China's Left-Behind Wives: Families of Migrants from Fujian to Southeast Asia, 1930s-1950s
In China's Left-Behind Wives, Huifen Shen tells the extraordinary story of an overlooked group of women who played an important role in one of the largest waves of migration in history. For roughly a century starting around 1850, large numbers of young men from southern China travelled to Southeast Asia in search of work. Some were married and others returned to marry, but they routinely left their wives in China to handle family affairs. Drawing on in-depth interviews, archival materials, local gazetteers, newspapers and periodicals, the author describes the experiences of left-behind wives in the Quanzhou region of Fujian from the 1930s to the 1950s, a time when war and political change caused customary practices to break down.
Migrant marriages were nearly always arranged, and girls rarely met their husbands before the wedding. Normally a bride lived with her new husband for just a few weeks or months, after which he went abroad. The circumstances in the 1940s and 1950s were such that many of these young women rarely, or never, saw their husbands again. When the Pacific War cut off communications, the loss of remittance money meant that they faced a difficult struggle for survival. The war's end brought a brief respite, but the communist ascendency led to further difficult adjustments. Ultimately, the experiences of the left-behind wives drew them into public life and business, and as Overseas Chinese policies, and attitudes towards women, changed in China, they came to play an increasingly significant part in the processes of development and modernization.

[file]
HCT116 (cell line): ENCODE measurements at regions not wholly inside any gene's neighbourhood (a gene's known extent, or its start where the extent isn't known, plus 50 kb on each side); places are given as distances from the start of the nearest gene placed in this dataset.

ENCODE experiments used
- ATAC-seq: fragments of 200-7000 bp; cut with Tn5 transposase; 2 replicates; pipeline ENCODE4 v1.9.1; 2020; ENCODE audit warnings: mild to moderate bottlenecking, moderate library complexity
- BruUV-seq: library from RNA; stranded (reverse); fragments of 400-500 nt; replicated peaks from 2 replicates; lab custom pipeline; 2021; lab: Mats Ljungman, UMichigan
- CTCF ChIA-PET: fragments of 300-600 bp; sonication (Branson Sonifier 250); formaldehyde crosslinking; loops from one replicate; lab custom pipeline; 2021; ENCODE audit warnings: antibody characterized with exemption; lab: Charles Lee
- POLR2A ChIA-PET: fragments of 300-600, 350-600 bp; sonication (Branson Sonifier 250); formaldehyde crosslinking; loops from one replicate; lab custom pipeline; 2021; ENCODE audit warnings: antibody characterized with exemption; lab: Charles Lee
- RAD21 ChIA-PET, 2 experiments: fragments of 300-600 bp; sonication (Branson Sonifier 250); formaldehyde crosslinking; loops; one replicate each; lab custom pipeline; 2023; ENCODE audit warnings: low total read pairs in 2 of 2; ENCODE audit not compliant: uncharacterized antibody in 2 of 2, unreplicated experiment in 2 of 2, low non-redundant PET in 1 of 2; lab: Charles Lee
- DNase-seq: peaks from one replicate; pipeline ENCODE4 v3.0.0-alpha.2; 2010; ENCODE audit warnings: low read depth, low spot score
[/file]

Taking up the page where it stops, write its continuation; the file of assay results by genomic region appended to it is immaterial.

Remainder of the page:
"Successful...The large amounts of statistical data compiled and analyzed in this book alone will be beneficial for those who are interested in structural change in [Asia], not only of its agriculture, but also of the economy and society in general." - Nicole Newendrop
"Shen’s book is pivotal in helping researchers understand Chinese migration from another perspective and shed light on the experiences of the ‘left-behind wives’ in China." - Jason Lim
“The book is very well organised, and every chapter is interspersed with colour photographs of typical Hokkien buildings in Quanzhou, early family letters sent from Southeast Asia, interview records, and news clippings taken from local archives and early newspapers... This is a well-researched book on the qiaoxiang of south China that fills an important gap in the study of Chinese emigration.” - James Chin
SHEN Huifen is an Assistant Professor in the Research School for Southeast Asian Studies and Faculty of International Relations at Xiamen University, China.
Publication Year: 2012
272 pages, 229mm x 152mm
ISBN: 978-9971-69-561-3, Paperback